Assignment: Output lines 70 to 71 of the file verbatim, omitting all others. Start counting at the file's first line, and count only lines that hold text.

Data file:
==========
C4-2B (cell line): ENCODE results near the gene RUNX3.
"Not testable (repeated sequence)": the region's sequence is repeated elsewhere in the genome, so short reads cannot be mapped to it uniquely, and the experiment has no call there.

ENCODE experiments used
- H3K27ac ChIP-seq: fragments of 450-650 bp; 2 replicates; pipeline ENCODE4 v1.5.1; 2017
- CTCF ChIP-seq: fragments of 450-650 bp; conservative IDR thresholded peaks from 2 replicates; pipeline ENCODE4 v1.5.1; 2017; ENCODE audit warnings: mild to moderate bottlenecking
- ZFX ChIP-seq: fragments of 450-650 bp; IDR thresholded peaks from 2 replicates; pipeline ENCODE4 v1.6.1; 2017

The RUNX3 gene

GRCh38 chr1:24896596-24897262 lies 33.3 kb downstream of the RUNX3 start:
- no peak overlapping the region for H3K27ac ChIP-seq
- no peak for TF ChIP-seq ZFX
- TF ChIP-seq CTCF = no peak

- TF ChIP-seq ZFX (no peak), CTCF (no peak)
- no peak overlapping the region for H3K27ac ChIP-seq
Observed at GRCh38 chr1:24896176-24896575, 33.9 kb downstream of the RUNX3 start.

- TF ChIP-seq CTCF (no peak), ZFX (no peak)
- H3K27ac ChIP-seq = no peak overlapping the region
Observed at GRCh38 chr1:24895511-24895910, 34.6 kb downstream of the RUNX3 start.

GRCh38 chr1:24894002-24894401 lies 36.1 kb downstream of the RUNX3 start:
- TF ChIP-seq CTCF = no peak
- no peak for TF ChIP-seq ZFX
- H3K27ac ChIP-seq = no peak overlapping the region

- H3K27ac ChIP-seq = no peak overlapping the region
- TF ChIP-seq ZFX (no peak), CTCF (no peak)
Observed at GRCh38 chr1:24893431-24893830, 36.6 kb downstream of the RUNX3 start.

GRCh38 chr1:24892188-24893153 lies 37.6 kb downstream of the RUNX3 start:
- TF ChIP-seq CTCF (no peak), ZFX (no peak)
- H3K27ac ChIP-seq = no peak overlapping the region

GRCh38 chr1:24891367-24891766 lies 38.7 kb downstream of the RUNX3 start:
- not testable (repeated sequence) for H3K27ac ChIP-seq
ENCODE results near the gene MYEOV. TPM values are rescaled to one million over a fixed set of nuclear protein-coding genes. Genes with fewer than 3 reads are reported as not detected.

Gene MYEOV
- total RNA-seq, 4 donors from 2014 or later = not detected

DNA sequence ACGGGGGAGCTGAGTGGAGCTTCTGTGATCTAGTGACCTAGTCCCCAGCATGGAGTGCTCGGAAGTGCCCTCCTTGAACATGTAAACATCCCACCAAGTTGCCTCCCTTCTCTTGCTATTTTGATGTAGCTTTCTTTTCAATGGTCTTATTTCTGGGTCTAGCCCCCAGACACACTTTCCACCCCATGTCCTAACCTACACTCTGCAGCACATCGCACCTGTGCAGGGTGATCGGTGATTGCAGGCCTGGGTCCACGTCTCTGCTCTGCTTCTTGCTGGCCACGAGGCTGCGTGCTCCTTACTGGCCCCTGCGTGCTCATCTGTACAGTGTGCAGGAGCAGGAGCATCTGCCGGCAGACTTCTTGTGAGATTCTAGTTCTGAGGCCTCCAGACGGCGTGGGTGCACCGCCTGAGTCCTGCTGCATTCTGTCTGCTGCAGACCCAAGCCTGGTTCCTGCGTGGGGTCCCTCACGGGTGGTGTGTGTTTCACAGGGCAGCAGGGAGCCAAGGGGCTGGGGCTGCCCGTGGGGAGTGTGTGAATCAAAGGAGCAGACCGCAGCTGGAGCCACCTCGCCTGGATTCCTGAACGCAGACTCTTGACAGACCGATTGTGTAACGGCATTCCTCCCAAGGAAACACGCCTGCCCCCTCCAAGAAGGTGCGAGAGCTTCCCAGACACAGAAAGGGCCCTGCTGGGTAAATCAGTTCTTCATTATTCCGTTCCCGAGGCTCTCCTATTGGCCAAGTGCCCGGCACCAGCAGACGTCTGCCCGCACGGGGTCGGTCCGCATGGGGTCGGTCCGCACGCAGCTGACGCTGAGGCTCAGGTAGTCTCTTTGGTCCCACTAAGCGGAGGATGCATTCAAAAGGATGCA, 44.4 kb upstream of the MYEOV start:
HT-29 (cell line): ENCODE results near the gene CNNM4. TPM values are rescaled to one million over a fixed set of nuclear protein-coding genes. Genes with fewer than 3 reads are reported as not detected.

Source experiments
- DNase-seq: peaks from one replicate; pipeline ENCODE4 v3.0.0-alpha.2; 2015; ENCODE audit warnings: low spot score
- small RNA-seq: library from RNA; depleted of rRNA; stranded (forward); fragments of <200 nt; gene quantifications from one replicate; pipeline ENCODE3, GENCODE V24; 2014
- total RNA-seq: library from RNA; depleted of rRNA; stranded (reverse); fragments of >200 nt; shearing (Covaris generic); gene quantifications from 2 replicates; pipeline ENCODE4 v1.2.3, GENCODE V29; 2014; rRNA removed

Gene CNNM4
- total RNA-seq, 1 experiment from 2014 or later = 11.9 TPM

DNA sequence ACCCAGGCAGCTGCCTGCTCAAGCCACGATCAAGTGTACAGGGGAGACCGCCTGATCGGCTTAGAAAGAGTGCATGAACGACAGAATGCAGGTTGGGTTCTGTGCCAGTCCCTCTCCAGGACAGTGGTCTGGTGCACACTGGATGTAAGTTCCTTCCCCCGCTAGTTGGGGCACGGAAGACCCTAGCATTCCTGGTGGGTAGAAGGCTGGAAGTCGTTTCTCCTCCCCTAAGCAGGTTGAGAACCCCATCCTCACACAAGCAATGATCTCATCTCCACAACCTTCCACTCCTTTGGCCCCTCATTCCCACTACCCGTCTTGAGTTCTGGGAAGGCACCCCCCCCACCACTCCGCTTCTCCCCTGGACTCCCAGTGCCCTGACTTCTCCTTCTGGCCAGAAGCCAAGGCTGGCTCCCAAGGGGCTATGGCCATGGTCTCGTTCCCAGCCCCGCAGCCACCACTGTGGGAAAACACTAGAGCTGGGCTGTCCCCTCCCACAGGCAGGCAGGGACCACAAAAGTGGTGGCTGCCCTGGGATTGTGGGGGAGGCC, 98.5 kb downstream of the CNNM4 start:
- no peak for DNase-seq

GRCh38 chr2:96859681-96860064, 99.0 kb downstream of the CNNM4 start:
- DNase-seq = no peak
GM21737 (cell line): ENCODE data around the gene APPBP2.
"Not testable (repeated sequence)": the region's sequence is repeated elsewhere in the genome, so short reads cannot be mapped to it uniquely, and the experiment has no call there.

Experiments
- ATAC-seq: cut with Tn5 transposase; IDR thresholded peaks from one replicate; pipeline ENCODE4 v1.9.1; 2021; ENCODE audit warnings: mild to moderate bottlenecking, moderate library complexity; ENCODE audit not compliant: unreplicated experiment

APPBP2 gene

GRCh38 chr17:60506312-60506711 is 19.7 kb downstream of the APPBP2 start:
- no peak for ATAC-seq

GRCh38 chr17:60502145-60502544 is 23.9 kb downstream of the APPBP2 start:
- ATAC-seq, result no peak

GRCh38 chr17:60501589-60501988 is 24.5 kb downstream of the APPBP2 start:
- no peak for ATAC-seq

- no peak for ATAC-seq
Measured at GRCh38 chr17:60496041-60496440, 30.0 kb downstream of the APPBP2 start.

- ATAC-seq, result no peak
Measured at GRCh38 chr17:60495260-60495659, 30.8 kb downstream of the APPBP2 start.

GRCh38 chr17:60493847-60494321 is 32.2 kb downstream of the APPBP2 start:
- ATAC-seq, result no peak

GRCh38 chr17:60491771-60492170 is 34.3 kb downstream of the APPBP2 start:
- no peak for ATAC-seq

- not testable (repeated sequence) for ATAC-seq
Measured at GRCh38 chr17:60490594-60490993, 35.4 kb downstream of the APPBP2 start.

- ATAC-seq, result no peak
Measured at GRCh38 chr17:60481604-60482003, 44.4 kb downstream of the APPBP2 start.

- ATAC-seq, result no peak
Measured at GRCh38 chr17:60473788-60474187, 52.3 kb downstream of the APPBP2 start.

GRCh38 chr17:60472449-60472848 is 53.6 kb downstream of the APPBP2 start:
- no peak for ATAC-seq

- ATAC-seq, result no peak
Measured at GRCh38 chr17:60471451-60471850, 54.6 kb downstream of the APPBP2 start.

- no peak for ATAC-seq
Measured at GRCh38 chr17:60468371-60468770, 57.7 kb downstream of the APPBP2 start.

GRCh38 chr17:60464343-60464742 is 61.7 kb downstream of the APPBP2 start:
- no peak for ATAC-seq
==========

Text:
GRCh38 chr17:60472449-60472848 is 53.6 kb downstream of the APPBP2 start:
- no peak for ATAC-seq